The snook season for Florida ended Dec.15, marking the last day fishing anglers could take home a snook to eat, but those who miss dining on the tasty fish will be able to satisfy their appetites when the season reopens Saturday.
During the open season, fishing anglers that have a Florida saltwater fishing license and snook stamp may keep one fish per person a day, as long as the fish is between 28 and 32 inches in length, measured from the chin to the tip of the tail. This bag limit is one of the most important snook regulations in terms of preventing “overfishing,” which is defined as removing fish from populations faster than they can reproduce themselves.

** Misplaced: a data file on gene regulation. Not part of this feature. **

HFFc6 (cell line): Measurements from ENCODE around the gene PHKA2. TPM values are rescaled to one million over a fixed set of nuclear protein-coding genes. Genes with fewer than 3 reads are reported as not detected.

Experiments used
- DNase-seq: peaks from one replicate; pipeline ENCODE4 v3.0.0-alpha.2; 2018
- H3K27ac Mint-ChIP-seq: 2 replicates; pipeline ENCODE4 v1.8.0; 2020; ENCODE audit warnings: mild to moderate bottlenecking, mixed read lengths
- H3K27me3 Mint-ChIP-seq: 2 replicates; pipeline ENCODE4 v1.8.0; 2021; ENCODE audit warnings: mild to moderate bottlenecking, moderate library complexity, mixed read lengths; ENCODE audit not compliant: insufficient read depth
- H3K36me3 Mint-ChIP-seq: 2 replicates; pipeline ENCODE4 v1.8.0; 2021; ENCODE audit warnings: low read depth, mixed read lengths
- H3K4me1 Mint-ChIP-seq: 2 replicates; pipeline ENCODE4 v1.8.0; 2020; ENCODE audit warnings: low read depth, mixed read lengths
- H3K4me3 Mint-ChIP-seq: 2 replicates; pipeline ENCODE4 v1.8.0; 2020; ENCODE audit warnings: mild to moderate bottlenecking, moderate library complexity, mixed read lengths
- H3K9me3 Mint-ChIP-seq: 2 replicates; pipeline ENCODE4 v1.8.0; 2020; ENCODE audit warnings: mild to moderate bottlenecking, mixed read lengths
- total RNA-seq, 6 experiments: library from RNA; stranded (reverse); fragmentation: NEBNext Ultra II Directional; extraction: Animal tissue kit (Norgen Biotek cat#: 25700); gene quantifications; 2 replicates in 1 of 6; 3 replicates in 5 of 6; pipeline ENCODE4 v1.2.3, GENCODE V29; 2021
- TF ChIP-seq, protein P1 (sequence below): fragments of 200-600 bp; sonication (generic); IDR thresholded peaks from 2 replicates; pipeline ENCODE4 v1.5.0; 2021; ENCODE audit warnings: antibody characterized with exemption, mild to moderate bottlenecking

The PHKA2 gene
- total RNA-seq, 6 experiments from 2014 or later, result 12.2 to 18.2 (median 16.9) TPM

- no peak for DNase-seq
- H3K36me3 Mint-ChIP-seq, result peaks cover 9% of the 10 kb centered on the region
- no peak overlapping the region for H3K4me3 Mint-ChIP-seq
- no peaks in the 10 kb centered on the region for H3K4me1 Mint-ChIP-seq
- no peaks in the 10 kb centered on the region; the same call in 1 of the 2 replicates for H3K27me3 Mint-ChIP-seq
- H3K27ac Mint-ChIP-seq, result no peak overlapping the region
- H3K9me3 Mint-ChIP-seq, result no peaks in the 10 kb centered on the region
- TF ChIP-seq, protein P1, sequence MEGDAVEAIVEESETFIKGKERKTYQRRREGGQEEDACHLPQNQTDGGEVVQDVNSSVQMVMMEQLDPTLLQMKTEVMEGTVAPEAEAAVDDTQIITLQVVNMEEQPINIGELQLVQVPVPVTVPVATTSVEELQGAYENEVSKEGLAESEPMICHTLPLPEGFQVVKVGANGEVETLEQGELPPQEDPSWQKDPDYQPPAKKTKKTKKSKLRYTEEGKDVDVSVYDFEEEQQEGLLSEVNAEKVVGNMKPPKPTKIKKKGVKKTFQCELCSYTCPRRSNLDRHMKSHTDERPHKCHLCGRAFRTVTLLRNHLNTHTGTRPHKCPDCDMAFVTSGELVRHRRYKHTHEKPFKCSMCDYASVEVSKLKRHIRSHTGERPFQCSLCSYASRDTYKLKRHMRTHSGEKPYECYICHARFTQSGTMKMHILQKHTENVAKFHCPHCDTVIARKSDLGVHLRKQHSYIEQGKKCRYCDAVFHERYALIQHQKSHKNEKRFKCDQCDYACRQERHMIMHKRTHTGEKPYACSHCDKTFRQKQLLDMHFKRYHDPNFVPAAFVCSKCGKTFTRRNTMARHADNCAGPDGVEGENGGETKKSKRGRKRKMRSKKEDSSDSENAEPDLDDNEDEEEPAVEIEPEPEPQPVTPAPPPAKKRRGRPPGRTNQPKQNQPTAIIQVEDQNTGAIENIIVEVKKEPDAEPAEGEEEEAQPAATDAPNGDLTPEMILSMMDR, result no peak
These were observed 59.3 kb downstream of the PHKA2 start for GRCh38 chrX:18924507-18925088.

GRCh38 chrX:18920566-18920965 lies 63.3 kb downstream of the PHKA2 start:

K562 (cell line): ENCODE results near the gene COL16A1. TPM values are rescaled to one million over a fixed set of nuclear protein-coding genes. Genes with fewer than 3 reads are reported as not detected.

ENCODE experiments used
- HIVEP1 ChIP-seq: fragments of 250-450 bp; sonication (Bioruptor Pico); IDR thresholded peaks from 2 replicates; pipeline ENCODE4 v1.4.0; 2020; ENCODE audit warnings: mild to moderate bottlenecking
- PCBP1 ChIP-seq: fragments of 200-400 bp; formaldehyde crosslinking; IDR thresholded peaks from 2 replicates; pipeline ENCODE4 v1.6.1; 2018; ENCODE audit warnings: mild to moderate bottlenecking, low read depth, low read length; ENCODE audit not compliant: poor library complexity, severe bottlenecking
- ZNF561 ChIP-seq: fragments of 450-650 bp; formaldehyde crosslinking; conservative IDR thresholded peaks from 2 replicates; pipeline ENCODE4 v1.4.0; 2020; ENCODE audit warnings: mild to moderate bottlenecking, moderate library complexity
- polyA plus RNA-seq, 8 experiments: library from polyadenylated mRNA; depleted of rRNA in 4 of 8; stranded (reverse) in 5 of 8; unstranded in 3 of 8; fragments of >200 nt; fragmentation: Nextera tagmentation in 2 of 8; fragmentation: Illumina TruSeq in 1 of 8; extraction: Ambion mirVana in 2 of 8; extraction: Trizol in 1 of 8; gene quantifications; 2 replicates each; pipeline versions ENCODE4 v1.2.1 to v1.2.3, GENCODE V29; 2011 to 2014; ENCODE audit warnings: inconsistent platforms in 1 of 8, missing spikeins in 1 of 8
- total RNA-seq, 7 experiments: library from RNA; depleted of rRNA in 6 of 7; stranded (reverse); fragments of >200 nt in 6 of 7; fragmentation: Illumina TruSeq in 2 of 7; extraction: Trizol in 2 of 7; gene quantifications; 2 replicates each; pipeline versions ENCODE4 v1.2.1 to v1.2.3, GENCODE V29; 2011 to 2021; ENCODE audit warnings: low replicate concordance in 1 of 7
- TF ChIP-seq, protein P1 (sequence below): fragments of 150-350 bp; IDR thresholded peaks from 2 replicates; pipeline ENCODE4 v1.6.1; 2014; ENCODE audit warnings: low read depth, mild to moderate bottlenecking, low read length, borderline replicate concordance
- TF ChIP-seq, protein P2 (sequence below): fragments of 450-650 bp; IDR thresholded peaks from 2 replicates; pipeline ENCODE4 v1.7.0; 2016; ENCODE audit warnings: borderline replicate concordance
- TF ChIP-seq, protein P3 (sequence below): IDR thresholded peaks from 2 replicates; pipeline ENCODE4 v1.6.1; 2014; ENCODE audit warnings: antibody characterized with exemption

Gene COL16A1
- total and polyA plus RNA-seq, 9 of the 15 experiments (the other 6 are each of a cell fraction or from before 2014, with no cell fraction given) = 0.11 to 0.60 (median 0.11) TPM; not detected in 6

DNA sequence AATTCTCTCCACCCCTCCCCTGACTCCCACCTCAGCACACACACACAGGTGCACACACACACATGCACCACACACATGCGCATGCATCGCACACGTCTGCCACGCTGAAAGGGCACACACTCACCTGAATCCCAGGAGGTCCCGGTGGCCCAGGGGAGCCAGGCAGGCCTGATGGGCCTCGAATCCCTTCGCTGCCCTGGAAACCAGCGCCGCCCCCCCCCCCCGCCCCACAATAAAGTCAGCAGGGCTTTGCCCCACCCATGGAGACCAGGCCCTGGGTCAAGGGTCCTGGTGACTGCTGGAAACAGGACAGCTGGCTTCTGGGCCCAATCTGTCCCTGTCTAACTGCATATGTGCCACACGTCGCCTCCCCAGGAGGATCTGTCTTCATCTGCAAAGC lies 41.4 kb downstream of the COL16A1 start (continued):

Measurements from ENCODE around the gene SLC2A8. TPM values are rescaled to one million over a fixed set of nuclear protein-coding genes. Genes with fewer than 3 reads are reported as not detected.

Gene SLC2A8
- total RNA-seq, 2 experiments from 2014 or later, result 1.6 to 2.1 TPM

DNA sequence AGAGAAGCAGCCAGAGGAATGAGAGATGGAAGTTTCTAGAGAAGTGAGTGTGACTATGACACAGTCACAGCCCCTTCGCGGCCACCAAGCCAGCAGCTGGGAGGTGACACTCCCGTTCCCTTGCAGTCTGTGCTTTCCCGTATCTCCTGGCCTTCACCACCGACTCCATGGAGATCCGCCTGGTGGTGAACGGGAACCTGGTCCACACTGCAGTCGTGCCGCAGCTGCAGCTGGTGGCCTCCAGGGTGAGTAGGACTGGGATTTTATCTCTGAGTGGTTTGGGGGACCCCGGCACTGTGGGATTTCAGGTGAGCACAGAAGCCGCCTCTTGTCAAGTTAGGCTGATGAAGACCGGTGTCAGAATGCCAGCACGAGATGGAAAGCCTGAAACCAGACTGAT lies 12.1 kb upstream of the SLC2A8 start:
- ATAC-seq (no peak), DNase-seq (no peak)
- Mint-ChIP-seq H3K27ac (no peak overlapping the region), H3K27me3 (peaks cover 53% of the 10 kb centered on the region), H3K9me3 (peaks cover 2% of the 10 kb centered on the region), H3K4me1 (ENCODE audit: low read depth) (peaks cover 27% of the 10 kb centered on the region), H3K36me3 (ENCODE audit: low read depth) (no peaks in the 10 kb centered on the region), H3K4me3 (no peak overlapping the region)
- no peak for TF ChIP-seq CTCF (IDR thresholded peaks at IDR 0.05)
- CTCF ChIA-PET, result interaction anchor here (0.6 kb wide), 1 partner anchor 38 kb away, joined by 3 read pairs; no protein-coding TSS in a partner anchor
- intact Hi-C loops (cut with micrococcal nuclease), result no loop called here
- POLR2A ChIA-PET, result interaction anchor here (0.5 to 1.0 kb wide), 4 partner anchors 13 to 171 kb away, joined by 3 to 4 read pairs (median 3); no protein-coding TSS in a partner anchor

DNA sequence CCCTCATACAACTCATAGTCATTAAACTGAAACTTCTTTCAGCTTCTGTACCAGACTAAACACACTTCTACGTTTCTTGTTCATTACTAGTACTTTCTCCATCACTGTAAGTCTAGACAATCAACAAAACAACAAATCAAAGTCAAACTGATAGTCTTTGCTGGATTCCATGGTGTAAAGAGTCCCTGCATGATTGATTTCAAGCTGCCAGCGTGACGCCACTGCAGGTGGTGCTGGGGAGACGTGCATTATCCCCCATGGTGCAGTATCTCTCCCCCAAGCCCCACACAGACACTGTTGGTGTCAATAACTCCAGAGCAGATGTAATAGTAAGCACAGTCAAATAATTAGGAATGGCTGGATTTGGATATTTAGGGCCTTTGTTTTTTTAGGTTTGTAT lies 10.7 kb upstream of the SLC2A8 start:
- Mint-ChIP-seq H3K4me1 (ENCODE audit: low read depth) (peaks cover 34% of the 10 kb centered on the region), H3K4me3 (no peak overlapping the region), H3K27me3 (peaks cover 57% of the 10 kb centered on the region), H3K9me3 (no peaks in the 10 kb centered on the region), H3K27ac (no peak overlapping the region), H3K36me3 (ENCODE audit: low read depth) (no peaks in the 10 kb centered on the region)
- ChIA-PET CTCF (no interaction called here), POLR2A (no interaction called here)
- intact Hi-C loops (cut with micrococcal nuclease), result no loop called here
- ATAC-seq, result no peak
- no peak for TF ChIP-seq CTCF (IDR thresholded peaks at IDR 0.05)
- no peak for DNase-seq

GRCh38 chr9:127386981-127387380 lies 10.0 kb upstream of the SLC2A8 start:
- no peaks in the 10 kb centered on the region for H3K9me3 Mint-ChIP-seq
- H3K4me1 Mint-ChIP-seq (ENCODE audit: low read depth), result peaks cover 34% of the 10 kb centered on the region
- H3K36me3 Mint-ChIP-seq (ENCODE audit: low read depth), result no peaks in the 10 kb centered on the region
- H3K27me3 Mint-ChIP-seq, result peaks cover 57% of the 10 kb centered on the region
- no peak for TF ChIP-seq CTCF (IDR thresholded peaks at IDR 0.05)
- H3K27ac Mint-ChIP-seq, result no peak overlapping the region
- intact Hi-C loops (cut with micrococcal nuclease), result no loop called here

“February isn’t too far away and it won’t be too long until I am back on the waters and catching keepers,” Zane Korfhage (10) said. “I hope to have better luck this season in catching one because they are a very hard fish to catch when first learning,”
Snook, also known as the common snook, is a celebrity fish in Florida. In the waters of the United States, except for Texas, these aggressive, delicious fish almost exclusively inhabit the coastal ecosystems of the southern half of the Florida peninsula.
Lots of anglers are hoping for the chance to bring this fish home for a feast after a long day of fishing.
“Last season a couple friends and I went on the boat to attempt catching a snook for dinner at Sebastian Inlet, but it’s a lot harder than it looks,” Alex Spak (10) said. “Many people say learning the area and putting in time is very important in learning how to catch this fish, but it also depends on the day.”
By Harry Carcieri